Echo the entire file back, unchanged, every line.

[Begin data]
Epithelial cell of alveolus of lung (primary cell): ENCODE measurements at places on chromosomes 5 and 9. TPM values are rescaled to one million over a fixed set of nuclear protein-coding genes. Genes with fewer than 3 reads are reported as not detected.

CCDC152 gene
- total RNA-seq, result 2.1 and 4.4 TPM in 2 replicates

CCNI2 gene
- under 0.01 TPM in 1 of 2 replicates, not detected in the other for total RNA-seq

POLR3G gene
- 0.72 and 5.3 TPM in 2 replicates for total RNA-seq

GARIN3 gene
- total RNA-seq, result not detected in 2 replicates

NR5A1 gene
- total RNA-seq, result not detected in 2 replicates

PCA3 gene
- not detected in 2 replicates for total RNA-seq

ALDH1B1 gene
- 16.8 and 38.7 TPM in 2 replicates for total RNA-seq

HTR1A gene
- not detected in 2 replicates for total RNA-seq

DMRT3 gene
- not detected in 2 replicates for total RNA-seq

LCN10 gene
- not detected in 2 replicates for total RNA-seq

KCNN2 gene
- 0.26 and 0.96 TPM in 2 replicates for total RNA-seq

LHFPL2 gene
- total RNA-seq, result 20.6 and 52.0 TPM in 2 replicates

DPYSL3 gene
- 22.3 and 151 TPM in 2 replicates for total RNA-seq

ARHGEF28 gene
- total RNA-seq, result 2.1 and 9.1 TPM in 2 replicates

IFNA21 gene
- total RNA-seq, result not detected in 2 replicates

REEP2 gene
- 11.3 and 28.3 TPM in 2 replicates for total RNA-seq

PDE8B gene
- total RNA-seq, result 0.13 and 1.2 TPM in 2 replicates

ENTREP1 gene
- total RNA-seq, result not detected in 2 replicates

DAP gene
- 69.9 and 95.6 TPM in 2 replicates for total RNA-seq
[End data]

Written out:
Epithelial cell of alveolus of lung (primary cell): ENCODE measurements at places on chromosomes 5 and 9. TPM values are rescaled to one million over a fixed set of nuclear protein-coding genes. Genes with fewer than 3 reads are reported as not detected.

CCDC152 gene
- total RNA-seq, result 2.1 and 4.4 TPM in 2 replicates

CCNI2 gene
- under 0.01 TPM in 1 of 2 replicates, not detected in the other for total RNA-seq

POLR3G gene
- 0.72 and 5.3 TPM in 2 replicates for total RNA-seq

GARIN3 gene
- total RNA-seq, result not detected in 2 replicates

NR5A1 gene
- total RNA-seq, result not detected in 2 replicates

PCA3 gene
- not detected in 2 replicates for total RNA-seq

ALDH1B1 gene
- 16.8 and 38.7 TPM in 2 replicates for total RNA-seq

HTR1A gene
- not detected in 2 replicates for total RNA-seq

DMRT3 gene
- not detected in 2 replicates for total RNA-seq

LCN10 gene
- not detected in 2 replicates for total RNA-seq

KCNN2 gene
- 0.26 and 0.96 TPM in 2 replicates for total RNA-seq

LHFPL2 gene
- total RNA-seq, result 20.6 and 52.0 TPM in 2 replicates

DPYSL3 gene
- 22.3 and 151 TPM in 2 replicates for total RNA-seq

ARHGEF28 gene
- total RNA-seq, result 2.1 and 9.1 TPM in 2 replicates

IFNA21 gene
- total RNA-seq, result not detected in 2 replicates

REEP2 gene
- 11.3 and 28.3 TPM in 2 replicates for total RNA-seq

PDE8B gene
- total RNA-seq, result 0.13 and 1.2 TPM in 2 replicates

ENTREP1 gene
- total RNA-seq, result not detected in 2 replicates

DAP gene
- 69.9 and 95.6 TPM in 2 replicates for total RNA-seq